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  • India needs an adaptive and integrated strategy on water and food security to combat potential impacts of climate change

    4 February 2009

    In India, agriculture is the largest user of water, using more than 80% of usable freshwater, and a large proportion of the population derives its livelihood directly or indirectly from it. As concerns over water scarcity have mounted, accentuated by possible impacts of climate change like a general reduction in the quantity of available surface water and unanticipated alterations in the hydrological cycle with an increased severity of droughts and floods, there is a growing realisation that water resource management focused on food security is urgently needed.

    The Energy and Resources Institute (TERI) in consonance with the Swiss Agency for Development and Cooperation (SDC) in a seminar" Adapting to Climate Change: Strategies for Water and Food Security in India" focused on some of the possible adaptive strategies to counteract climate change in Indian agriculture, with special reference to water and food security.

    The seminar held in the sidelines of the Delhi Sustainable Development Summit (DSDS) 2009, deliberated that in the face of growing water demand from non-agricultural sectors of the economy, India should come up with strategies that aim to safeguard the interests of socially and conomically weaker sections of the population in scenarios where the absolute scarcity of water is increasing at a higher rate than before. Some strategies would enhance and conserve supply while making water use in the Indian agricultural sector more efficient while others would help forecast climate change events and assist people to cope or recover in the event of their occurrence.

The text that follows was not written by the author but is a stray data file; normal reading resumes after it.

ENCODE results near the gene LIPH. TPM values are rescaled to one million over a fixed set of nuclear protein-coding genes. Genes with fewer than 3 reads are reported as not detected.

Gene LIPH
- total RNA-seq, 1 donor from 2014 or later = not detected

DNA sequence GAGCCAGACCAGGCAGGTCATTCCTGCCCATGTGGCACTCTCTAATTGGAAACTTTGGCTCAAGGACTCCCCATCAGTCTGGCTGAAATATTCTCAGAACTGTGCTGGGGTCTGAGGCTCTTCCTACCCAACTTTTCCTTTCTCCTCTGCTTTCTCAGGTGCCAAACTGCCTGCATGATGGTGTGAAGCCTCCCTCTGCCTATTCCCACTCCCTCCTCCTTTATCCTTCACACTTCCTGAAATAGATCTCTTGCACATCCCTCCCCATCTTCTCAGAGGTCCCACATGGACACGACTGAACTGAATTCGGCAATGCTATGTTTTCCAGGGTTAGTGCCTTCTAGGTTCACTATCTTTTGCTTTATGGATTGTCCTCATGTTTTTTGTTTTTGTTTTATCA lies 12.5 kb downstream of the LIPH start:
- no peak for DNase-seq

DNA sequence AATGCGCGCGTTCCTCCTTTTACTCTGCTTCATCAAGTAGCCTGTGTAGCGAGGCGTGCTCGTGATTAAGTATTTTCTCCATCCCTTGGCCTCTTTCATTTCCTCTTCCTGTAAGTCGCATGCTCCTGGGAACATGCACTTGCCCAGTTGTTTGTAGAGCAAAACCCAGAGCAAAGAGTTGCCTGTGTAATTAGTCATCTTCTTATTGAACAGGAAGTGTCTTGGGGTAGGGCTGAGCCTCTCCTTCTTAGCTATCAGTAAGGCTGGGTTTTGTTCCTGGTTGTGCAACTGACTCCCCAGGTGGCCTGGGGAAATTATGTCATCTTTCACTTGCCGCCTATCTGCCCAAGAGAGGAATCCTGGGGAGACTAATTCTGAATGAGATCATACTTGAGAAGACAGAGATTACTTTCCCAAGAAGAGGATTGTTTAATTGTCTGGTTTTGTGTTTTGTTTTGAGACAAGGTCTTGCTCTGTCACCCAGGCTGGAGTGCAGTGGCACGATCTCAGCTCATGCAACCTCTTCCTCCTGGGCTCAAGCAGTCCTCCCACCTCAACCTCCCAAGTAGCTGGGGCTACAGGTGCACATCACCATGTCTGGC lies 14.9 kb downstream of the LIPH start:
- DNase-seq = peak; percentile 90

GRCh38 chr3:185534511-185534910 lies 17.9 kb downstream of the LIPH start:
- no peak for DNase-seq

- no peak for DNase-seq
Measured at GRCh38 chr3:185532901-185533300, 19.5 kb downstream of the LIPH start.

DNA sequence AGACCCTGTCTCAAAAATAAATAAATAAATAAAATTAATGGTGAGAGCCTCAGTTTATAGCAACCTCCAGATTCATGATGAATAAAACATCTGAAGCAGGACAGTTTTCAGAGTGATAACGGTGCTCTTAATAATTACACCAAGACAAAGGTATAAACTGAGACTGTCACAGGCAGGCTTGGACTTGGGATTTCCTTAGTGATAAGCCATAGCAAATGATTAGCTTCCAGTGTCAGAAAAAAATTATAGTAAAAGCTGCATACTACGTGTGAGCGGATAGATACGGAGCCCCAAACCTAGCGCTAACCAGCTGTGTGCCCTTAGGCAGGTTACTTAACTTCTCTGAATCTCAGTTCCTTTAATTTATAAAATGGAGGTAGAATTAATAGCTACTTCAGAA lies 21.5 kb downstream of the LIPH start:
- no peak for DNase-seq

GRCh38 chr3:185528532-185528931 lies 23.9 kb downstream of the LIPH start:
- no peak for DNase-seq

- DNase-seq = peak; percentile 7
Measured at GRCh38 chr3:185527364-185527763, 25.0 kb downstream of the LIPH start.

Delivering the opening address Dr R K Pachauri, Director General TERI and Chairman IPCC, said, "Apart from the fact of its occurrence, knowledge about the phenomenon of climate change is incipient, particularly in relation to water and food security. While efforts at mitigation are ongoing, these are unlikely to bring a halt to climate change let alone reverse it in the short or medium term. In anticipation of its potential threat to human lives and livelihoods, therefore, it is relevant to explore the various ways in which communities and countries can adapt to climate change depending on the particular hydrological and ecological contexts in which they find themselves."

    According to the UNDP's Human Development Report 2006, the predictability of water supply and sustainability of water-based ecosystems are crucial dimensions of water security. In the case of agriculture, water security implies the need to maintain adequate water supplies to meet the food and non-food needs of a growing population through efficient irrigation, water conservation and other strategies designed to carefully manage the demand, supply and use of irrigation water.

    Agriculture, water and poverty are inherently linked. It is highly likely that the rising water insecurity from climate change will mainly affect the poorest and most vulnerable by further limiting their access to the diminishing quantity of water available for domestic and productive purposes. Apart from affecting agriculturalists, water scarcity will also have a deleterious impact on agriculture-related activities like animal husbandry and fisheries. Often, these activities as well as several domestic users and small-scale producers outside agriculture depend on irrigation systems for their water. Therefore, water for agriculture ensures not only food security but also livelihood security in a more general sense, for a large number of landless men and women.